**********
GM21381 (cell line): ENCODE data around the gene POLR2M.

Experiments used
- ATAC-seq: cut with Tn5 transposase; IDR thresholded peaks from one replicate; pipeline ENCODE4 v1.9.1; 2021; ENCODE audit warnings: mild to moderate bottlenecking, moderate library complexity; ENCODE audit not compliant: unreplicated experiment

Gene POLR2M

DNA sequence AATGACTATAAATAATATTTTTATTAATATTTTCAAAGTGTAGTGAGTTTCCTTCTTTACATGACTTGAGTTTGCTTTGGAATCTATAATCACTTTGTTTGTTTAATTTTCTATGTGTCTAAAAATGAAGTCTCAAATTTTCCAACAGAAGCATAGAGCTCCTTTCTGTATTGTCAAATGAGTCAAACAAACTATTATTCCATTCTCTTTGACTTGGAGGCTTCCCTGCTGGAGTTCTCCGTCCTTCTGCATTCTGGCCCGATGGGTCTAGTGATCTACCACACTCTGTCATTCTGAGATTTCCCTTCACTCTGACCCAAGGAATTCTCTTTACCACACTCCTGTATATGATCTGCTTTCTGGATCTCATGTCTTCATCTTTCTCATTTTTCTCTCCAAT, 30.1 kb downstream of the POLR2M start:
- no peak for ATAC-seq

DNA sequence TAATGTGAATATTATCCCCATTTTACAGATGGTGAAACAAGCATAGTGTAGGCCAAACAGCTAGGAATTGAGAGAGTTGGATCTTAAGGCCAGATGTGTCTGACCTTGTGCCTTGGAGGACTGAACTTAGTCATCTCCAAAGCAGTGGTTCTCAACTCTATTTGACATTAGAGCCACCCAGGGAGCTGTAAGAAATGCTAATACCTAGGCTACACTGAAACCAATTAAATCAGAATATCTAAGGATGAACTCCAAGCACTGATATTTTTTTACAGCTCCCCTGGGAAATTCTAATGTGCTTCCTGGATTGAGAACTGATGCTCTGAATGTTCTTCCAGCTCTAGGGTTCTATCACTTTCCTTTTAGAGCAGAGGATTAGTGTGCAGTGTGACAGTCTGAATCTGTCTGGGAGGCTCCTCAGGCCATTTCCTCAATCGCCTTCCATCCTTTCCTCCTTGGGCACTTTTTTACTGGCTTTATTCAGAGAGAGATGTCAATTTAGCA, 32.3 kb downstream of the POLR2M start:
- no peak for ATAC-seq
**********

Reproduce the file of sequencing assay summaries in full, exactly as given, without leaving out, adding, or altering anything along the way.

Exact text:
GM21381 (cell line): ENCODE data around the gene POLR2M.

Experiments used
- ATAC-seq: cut with Tn5 transposase; IDR thresholded peaks from one replicate; pipeline ENCODE4 v1.9.1; 2021; ENCODE audit warnings: mild to moderate bottlenecking, moderate library complexity; ENCODE audit not compliant: unreplicated experiment

Gene POLR2M

DNA sequence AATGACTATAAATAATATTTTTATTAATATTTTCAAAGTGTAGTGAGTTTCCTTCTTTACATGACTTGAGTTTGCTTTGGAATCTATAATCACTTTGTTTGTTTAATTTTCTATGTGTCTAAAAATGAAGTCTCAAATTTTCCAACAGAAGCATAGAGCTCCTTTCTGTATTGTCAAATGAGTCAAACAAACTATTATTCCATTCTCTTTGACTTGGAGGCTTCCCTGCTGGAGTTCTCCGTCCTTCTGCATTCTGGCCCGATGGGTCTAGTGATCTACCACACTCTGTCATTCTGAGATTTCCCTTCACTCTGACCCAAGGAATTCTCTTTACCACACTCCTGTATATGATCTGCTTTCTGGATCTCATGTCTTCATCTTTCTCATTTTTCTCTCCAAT, 30.1 kb downstream of the POLR2M start:
- no peak for ATAC-seq

DNA sequence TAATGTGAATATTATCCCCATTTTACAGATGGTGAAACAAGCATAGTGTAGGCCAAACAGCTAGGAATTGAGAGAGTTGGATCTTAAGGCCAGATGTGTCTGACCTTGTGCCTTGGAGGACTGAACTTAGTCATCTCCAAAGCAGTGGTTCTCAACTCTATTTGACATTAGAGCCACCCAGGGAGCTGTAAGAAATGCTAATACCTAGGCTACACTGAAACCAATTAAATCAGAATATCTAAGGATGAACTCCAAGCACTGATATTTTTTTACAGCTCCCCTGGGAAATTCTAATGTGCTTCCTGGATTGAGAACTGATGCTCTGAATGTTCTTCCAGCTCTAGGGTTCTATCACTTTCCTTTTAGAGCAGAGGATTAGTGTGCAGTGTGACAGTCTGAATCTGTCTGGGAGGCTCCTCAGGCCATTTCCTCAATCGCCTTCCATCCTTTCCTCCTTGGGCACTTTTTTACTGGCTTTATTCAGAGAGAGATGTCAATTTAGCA, 32.3 kb downstream of the POLR2M start:
- no peak for ATAC-seq